Why Saving for Retirement in an IRA Investment is So Important

Many of us do not understand the detrimental effects that failing to save for retirement can have on our lives. We are young and foolish and we don’t spend a great deal of time thinking about the future. This needs to change because it’s incredibly important to start saving for retirement as soon as you can.

Why? At some point in the future, you’re going to want to stop working. You might get sick or you might be sick and tired of going into the office, factory, or jobsite every day. Nevertheless, if you do not put enough money aside to support you during your retirement, you’ll have to continue to go to work until the day you die.

Does that sound like a good idea? Do yourself a favor and read the following reasons why it’s best to save for retirement started now:

  • Social Security likely will not cover all of your expenses in retirement
  • People live longer these days and need more money to survive and thrive
  • It’s much easier to save for retirement then you may have been led to believe
  • If you wait too long you’ll run out of time and regret not financially preparing for your twilight years

Continue reading below to learn about each of these benefits in greater detail.

Social Security Will Unlikely Pay All of Your Bills during Retirement

Ideally, by the time you reach 62-65 years old and decide to collect Social Security, this monthly payment will cover all of your day-to-day expenses. Unfortunately, this is very far from the truth for many Americans who find themselves in this position.

The sad fact is that too many Americans find themselves struggling to get by because they failed to save for retirement. They focused solely on collecting Social Security and found out that it wasn’t enough money to cover their expenses.

The worst part is many Americans are forced to choose between buying expensive medications or paying for food. In some cases, in order to put food on their table, there are retirees that choose to eat dog food and other animal foods because they don’t have enough money to pay for regular meals because their medications are too expensive.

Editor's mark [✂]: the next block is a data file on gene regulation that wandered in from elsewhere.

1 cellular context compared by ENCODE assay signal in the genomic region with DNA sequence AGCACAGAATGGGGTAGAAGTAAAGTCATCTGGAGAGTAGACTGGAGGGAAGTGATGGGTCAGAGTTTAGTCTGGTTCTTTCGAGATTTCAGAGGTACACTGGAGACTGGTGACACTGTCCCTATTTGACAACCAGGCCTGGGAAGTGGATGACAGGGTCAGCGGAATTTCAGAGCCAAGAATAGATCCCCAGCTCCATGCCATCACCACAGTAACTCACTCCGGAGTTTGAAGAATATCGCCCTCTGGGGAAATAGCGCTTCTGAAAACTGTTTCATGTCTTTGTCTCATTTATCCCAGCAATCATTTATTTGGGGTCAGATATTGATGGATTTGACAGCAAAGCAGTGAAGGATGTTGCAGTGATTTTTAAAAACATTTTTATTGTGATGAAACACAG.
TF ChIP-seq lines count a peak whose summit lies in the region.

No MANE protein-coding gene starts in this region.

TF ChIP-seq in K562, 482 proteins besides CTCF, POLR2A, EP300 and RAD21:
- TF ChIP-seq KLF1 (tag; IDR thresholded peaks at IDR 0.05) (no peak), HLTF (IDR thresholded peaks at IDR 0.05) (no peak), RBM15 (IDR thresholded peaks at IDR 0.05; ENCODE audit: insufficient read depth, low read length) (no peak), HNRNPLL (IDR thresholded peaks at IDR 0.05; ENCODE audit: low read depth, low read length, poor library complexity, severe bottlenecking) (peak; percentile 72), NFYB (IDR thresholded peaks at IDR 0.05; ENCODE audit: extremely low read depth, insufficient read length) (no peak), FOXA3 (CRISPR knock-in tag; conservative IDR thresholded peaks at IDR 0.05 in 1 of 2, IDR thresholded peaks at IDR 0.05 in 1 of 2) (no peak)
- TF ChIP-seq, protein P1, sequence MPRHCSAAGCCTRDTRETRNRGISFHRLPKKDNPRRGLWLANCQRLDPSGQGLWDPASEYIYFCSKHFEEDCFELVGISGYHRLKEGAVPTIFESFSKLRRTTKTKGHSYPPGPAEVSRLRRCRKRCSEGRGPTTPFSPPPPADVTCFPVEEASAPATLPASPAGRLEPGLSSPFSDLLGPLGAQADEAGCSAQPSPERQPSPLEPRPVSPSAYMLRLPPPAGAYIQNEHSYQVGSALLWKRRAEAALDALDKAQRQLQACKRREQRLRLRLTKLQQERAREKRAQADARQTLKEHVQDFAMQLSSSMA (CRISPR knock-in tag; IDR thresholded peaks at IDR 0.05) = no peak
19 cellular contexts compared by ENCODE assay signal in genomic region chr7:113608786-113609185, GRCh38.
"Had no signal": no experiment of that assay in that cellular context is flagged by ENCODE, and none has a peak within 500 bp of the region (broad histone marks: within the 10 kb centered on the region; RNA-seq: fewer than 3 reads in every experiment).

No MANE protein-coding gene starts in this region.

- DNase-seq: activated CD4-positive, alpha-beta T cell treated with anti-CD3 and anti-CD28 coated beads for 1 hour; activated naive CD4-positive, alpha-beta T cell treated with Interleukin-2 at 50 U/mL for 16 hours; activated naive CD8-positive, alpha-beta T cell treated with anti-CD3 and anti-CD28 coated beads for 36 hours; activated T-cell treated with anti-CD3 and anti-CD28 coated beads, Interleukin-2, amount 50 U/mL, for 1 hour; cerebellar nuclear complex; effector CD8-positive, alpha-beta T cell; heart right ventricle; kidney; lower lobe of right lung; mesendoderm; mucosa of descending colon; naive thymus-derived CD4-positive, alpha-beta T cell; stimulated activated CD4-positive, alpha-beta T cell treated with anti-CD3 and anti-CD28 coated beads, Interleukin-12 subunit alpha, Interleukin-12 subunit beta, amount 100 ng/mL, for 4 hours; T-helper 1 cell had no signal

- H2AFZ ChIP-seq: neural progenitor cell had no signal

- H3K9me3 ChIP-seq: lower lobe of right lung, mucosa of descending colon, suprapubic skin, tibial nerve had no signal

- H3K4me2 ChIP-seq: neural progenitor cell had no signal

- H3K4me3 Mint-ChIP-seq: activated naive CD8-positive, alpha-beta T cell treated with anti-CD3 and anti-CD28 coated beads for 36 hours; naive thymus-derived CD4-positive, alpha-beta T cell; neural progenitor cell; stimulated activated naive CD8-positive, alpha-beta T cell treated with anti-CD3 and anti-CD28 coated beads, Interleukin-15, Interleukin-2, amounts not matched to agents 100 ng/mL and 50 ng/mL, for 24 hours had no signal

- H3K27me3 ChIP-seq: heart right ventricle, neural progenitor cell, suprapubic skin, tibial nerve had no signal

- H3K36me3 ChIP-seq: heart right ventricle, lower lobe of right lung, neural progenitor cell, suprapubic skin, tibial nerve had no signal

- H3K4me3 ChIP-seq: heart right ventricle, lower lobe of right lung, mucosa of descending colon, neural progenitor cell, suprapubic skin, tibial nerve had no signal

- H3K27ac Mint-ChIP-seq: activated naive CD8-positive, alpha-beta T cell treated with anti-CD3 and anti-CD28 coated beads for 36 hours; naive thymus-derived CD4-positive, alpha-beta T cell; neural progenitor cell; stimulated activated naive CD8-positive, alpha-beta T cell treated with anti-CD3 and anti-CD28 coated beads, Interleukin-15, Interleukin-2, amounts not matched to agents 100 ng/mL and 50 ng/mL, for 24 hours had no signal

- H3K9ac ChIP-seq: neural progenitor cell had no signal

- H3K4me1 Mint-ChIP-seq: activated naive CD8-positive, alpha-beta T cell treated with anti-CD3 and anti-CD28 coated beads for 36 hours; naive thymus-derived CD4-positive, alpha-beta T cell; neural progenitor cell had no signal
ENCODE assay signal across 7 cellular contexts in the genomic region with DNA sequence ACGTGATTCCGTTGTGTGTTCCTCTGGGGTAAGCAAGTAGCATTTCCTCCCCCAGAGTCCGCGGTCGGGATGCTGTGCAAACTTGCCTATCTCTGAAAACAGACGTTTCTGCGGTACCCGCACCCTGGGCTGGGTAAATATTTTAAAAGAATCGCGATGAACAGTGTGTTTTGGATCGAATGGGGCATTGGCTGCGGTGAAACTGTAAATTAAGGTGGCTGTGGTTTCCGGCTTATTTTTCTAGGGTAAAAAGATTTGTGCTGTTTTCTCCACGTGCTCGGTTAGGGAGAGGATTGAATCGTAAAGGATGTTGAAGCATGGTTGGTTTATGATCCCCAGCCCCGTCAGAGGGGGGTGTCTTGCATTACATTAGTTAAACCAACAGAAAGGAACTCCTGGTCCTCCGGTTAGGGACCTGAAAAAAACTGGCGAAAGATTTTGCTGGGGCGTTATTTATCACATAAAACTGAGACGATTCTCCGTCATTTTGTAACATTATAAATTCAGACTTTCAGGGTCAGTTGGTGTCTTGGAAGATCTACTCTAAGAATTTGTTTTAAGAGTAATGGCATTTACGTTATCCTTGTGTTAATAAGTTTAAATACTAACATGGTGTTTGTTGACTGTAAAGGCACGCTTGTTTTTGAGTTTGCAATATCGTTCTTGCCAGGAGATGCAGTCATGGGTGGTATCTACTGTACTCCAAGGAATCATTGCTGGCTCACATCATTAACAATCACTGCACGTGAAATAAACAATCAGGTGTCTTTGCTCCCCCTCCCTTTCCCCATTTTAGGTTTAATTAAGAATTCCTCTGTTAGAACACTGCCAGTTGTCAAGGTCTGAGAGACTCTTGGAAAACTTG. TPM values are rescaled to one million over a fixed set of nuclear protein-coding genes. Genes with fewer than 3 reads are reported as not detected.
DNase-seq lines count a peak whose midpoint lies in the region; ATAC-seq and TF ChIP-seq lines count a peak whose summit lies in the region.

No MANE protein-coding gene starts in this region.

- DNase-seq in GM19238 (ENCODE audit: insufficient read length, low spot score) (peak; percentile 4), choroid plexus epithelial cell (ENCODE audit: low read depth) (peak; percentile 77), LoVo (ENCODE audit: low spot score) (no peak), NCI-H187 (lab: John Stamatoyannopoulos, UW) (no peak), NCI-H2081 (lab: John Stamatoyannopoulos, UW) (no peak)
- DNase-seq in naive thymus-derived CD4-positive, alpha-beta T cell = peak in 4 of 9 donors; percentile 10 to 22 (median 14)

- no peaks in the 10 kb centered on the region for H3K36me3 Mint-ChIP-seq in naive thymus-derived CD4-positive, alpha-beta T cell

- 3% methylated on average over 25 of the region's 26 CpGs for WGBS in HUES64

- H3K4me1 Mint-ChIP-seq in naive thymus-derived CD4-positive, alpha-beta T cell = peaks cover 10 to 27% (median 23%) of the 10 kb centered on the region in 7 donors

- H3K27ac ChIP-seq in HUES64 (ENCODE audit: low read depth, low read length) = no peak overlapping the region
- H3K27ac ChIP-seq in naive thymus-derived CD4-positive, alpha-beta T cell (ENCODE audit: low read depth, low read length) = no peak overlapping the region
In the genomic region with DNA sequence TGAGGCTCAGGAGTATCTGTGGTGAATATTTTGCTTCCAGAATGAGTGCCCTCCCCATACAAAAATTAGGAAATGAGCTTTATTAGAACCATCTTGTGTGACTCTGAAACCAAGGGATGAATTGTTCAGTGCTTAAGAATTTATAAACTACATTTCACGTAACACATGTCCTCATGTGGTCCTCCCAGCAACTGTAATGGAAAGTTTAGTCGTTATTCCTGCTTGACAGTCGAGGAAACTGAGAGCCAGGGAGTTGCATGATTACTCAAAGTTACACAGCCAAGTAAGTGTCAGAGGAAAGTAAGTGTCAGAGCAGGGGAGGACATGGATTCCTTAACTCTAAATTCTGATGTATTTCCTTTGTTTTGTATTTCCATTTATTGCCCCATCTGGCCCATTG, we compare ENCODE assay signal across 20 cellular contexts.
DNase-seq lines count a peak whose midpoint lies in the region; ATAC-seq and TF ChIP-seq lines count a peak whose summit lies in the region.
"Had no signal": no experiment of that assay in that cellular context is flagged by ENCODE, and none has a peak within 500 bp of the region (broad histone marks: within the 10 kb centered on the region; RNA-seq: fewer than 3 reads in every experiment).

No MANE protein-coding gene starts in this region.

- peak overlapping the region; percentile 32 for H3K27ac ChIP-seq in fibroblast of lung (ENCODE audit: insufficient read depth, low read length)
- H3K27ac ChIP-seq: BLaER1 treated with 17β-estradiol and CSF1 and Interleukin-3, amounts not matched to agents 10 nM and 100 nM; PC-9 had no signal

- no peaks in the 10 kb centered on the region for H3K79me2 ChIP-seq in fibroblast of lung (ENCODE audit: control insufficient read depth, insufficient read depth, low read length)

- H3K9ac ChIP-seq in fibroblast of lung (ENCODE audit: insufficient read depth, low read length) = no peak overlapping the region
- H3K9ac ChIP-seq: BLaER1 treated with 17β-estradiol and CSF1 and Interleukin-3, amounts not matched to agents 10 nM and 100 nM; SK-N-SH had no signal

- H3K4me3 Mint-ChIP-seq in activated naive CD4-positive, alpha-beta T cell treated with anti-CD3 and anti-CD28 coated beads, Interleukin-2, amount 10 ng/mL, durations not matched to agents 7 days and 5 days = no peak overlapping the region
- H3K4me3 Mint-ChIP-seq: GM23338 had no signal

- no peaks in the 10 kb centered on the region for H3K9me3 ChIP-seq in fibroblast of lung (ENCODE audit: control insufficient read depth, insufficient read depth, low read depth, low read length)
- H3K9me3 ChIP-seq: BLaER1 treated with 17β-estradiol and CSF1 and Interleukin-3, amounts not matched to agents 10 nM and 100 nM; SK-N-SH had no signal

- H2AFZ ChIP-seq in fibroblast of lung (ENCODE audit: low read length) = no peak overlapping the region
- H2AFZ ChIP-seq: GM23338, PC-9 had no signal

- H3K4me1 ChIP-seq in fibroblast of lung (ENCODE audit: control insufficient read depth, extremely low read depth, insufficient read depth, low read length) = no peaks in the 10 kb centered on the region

On average, Social Security typically covers 40% of your previous income during your working years. More often than not, people have a hard-enough time getting by on their work income. Try to survive with 60% less? It’s going to be nearly impossible.

Instead of struggling and forcing yourself to make tough decisions, you can begin putting aside money for retirement right now. Set aside as much as you can afford and allow the interest to compound year after year until you’ve grown a very healthy retirement account.

People Live Much Longer Today Than They Have in the Past

You can thank the miracles of modern medicine and healthy eating and living for living longer lives. But the longer you live, the more money you’ll need to survive and thrive during your retirement.

Can you afford it without saving? Will your monthly Social Security payments cover your expenses? Do you have a pension to supplement your Social Security checks?